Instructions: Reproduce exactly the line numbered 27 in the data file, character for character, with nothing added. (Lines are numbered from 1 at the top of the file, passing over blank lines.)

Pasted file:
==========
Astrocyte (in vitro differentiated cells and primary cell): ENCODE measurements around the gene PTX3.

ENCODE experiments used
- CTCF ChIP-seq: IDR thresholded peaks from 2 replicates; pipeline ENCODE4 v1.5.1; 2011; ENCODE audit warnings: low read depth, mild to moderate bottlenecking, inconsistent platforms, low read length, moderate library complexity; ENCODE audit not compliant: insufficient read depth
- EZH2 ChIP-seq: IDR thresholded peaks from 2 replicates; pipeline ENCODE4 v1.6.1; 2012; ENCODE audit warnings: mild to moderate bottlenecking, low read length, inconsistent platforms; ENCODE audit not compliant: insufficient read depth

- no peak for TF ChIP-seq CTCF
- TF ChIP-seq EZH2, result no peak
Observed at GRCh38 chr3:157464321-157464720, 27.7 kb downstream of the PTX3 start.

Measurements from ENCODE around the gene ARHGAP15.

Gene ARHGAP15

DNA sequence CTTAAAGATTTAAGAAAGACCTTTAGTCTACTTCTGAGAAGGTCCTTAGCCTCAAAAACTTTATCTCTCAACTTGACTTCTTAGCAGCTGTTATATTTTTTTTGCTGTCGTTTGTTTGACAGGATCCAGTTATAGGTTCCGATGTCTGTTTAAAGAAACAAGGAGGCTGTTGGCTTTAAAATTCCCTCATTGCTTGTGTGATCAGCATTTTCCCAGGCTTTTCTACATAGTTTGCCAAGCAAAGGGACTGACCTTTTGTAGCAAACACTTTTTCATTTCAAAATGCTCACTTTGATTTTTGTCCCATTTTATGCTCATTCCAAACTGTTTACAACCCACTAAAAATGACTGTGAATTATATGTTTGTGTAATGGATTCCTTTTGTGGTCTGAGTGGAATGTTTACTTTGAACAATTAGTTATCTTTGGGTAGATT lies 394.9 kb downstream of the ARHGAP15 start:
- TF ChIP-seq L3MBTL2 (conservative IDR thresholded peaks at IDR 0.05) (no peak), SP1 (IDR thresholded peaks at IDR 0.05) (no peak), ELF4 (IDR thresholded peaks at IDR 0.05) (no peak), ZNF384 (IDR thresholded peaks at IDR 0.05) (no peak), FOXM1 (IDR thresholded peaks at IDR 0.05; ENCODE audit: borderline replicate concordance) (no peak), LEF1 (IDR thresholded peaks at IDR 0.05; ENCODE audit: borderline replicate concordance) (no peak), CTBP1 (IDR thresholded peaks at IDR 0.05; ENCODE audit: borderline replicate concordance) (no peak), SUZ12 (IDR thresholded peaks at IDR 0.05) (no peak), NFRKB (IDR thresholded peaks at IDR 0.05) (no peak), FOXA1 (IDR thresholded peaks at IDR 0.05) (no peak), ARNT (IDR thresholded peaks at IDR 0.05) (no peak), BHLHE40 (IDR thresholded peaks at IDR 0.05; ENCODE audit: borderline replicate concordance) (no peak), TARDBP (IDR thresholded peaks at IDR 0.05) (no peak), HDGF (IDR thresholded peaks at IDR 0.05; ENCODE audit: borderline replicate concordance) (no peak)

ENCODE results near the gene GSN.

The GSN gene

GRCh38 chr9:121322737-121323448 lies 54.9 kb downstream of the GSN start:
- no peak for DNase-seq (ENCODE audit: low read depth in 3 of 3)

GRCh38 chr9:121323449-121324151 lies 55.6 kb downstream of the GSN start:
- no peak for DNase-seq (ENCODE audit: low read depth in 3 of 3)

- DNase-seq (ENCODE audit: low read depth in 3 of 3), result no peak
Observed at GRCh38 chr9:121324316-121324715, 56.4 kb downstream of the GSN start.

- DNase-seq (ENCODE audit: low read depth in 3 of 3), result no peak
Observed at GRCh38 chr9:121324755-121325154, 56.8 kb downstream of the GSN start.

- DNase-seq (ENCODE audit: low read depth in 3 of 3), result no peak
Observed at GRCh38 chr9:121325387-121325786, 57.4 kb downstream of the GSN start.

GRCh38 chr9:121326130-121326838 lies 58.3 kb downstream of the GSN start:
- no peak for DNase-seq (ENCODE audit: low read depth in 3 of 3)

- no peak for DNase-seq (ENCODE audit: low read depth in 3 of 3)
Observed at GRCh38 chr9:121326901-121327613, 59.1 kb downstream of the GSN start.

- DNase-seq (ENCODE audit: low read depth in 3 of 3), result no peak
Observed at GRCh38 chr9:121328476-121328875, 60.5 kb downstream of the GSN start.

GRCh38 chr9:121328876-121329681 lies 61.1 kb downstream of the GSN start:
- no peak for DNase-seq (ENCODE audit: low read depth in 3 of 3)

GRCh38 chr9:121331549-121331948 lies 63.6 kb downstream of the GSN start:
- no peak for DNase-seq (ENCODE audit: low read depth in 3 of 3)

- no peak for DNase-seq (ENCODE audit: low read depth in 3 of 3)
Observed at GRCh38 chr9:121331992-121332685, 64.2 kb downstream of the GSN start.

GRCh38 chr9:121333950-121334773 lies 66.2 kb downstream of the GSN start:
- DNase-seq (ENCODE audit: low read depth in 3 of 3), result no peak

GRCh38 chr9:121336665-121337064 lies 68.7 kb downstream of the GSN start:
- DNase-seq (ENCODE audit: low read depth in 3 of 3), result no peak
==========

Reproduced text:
Observed at GRCh38 chr9:121326901-121327613, 59.1 kb downstream of the GSN start.